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Discussion Starter · #1 ·
My check engine light came on when I was backing up out of a parking spot. It is driving fine. I went to an auto parts store who did a diagnostic check and they said it was a Permanent computer sensor and they cleared it for me saying no code was given. Then when I tried to start my car with the remote this morning it took 3 attempts. Engine light is back on. I dont understand what Permanent Computer Sensor means. So I made an appointment at a ford dealership. $92 just to tell me what is wrong. They cant get me in for 2 weeks. Is this a computer problem?? What does that really mean?
 

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Did you get the actual code, not just the description? I have never heard of a code related to a "permanent computer sensor". Just brainstorming here.....could it have been "Powertrain Control Module" instead? The PCM is the main computer in your vehicle.

When you have an actual code, you can do a Google search to see what it is and involves. If you get the code read again, post the exact code here for comment.

The fact that you have a check engine light / code along with a new starting problem is not likely a coincidence. Also, can you provide more details on the starting issue? When this occurs, does the engine turn over normally but just doesn't start? Or does the engine turn over slowly? What is the temperature in your location? Temperature can be a factor with starting problems. It is severely cold in many parts of the country right now.....for example it is -30 degrees farenheit in central MN right now! Any details you can share on your symptoms will greatly help any technician to determine root cause when you bring your Escape in.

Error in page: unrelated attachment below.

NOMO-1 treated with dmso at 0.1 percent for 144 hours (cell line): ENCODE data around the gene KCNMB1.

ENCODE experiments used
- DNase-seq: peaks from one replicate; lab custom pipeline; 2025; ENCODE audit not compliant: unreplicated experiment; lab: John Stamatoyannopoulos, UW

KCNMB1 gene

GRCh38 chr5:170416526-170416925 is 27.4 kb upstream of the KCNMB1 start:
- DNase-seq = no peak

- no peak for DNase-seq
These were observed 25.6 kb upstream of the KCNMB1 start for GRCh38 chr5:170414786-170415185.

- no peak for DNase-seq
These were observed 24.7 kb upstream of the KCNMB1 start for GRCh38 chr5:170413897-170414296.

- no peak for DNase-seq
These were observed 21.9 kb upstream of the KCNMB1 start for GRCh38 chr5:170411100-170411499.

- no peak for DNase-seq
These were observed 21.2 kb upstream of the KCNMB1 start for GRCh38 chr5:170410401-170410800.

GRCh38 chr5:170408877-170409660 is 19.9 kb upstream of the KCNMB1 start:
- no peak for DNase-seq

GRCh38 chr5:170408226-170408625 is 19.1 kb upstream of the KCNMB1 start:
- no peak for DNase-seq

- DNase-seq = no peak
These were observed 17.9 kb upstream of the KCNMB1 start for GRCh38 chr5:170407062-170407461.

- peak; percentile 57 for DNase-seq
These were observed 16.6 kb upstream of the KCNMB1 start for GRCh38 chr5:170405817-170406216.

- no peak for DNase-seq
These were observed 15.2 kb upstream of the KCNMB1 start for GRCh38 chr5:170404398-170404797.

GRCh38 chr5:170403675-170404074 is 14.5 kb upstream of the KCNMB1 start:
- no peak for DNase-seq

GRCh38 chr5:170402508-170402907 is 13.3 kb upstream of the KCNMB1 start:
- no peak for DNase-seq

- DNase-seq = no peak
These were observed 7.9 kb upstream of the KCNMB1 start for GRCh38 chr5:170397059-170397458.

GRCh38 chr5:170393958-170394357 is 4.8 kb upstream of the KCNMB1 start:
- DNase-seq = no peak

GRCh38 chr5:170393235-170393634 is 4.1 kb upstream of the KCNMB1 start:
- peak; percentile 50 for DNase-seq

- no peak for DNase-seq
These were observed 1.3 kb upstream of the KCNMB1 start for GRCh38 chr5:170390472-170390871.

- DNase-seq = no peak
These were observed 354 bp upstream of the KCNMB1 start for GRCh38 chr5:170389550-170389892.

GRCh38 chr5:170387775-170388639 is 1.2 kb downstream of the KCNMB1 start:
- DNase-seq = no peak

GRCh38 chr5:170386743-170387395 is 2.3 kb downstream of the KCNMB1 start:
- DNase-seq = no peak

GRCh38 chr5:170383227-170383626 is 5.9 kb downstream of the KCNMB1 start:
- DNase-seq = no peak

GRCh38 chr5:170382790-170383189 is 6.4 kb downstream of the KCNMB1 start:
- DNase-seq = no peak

You are probably going to need some diagnostic help with this from a shop, either independent or dealership. It really doesn't have to be just a Ford dealership that you use. To see if you could get your vehicle looked at sooner, try calling some reputable independent local shops to see if they have an open slot for you. Hopefully your Escape doesn't let you down before this can happen.

Good luck and keep us updated!
 

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Discussion Starter · #3 ·
Did you get the actual code, not just the description? I have never heard of a code related to a "permanent computer sensor". Just brainstorming here.....could it have been "Powertrain Control Module" instead? The PCM is the main computer in your vehicle.

When you have an actual code, you can do a Google search to see what it is and involves. If you get the code read again, post the exact code here for comment.

The fact that you have a code along with a new starting problem is not likely a coincidence. You are probably going to need some diagnostic help with this from a shop, either independent or dealer.

Hopefully your Escape doesn't let you down before this can happen. Good luck and keep us updated!
I will stop there again on my way home from work and get better details on it. Thank you I will post as soon as I can.